Some cases are sterile and those have copper jacketed bullets. Guns I get to shoot the ammo out of BREN Mk 2 LMG, Pattern 1914 (Remington produced) and a No 1 Mk III (GRI, 1945)
View attachment 739801 View attachment 739803 View attachment 739805

CD
Very cool
My not so local gun shop has a bunch of the Pakistan ammo.
I bought a box just to add to my decor.
32 cartridges to a box.dated 5 Aug 1966 303 inch MK7 c.i.a.
(P) p.o.l.
 

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Actually we more commonly call the three prongs a crows foot. Supposed to be an arrow. Denoted government property.

The most curious .303 round I ever found was with a wooden bullet. Not a drill round, loaded with cordite. Someone said it was for training, there would have been a device to split the wood as it emerged. An early BFA. No idea if true.
 

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Actually we more commonly call the three prongs a crows foot. Supposed to be an arrow. Denoted government property.

The most curious .303 round I ever found was with a wooden bullet. Not a drill round, loaded with cordite. Someone said it was for training, there would have been a device to split the wood as it emerged. An early BFA. No idea if true.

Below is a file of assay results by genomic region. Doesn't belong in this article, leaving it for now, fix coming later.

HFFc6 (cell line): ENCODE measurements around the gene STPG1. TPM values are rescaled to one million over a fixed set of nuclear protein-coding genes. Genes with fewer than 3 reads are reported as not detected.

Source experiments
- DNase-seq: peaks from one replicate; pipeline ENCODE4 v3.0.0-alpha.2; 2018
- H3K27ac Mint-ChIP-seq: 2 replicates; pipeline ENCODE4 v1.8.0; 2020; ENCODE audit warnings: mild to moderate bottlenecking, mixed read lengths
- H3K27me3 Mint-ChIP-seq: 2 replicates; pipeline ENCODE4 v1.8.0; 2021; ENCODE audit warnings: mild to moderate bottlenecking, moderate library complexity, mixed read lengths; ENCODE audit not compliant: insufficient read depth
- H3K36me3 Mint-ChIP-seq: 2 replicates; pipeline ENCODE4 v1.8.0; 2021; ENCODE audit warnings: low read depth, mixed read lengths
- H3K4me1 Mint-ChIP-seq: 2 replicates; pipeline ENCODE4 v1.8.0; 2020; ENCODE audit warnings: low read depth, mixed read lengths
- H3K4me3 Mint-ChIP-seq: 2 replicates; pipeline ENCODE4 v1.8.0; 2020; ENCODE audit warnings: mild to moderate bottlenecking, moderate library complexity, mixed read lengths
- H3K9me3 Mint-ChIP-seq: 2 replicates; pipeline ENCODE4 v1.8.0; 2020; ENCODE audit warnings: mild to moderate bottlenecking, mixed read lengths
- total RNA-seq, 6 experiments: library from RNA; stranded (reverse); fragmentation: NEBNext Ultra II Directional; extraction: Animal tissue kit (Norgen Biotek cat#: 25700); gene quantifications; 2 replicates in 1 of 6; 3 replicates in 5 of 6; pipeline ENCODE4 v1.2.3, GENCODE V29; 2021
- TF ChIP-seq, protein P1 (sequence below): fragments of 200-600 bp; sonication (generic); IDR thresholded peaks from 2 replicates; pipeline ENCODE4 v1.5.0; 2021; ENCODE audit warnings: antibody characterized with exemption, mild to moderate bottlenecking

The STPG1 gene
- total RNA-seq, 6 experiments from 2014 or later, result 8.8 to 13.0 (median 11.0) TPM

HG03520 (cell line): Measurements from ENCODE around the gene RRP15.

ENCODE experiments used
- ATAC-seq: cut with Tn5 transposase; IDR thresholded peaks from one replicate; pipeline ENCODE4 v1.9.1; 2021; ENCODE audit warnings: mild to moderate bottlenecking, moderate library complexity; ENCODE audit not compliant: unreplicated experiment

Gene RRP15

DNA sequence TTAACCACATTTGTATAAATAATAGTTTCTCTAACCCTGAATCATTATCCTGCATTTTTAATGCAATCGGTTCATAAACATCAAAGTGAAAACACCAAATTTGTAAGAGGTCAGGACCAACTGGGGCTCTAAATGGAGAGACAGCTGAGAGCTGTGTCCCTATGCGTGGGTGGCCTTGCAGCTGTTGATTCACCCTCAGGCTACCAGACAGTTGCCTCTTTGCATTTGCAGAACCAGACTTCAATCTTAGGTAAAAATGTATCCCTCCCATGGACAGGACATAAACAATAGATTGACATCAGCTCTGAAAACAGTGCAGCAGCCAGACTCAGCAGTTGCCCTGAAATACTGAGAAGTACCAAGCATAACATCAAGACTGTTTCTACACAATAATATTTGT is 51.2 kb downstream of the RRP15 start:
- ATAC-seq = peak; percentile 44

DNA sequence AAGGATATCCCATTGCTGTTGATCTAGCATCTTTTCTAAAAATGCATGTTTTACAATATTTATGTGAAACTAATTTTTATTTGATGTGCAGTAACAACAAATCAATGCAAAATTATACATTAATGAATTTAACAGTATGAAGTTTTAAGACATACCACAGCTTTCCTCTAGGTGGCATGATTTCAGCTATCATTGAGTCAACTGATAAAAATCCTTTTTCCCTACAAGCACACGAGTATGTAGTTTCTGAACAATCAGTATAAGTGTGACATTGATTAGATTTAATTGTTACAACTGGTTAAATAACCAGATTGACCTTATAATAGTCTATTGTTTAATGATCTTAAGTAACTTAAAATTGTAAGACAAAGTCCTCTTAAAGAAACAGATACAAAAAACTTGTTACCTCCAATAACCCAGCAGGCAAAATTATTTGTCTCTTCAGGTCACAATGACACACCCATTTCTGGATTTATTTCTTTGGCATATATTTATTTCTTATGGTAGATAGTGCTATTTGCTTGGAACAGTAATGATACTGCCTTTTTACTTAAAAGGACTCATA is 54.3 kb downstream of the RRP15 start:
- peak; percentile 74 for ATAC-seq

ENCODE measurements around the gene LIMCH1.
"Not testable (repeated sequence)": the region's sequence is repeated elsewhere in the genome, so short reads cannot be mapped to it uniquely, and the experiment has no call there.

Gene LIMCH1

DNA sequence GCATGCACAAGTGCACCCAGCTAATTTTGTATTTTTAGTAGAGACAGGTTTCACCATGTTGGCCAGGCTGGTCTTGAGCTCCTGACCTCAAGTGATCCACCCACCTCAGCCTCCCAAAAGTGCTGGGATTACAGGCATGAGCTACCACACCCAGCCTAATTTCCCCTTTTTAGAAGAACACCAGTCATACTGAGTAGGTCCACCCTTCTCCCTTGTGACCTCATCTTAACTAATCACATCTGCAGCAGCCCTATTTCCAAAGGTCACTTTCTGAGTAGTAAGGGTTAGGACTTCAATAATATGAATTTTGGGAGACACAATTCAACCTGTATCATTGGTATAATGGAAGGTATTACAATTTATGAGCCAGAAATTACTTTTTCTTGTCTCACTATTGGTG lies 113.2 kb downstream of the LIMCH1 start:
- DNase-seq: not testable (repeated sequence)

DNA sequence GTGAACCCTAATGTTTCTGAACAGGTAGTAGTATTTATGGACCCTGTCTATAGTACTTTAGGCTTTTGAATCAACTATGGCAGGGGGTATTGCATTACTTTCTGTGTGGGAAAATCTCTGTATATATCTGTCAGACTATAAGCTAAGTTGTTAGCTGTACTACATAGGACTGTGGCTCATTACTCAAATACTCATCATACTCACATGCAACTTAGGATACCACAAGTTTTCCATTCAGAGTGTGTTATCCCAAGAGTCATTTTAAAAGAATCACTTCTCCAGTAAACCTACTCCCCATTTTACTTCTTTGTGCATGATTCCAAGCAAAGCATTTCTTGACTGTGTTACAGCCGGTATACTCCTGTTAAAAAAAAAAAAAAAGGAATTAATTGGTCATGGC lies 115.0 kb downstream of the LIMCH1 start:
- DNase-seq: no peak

I was told that these were a grenade launching round to propel the Mills bomb from a cup discharger. Supposedly there was a version with a paper mache' bullet also... cannot find a reference in any of my books, so this may not be correct, but would appreciate any clarification from anybody who knows. - Thanks to Zuku in SA for info below:

CORRECTION! "Cartridge S.A. Blank .303 inch L Mark VII" originally designed for Vickers and BREN fitted with special attachments to turn the bullet into small non-lethal chips.

Warning: The wooden tip is not a blank and must be treated as a normal bullet
. The Army used it for cheap training with the .303 the same as they used plastic bullets for the R1. However with age the wood tips will crack and splinter and will disintegrate when leaving the barrel. When they used it in the 60 and 70's the woodtips would penetrate the backwall like a normal bullet and will defenitely kill someone at 100m or more. Latter on they modified it for the MG as the other posters explained
 

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Here's a good story. I once went into a suppliers in the 80s and asked if the guy had any .303 ammo. He came out with a large bucket full of loose rounds, no charge. I looked at them and they were all WW1 dated. I declined them, suggested they may not even go off. Later I found out they were selling WW1 dated rounds to collectors for a fiver a piece. Ah well. Someone once said 'you never miss what you never had'. So he never lost any body parts!.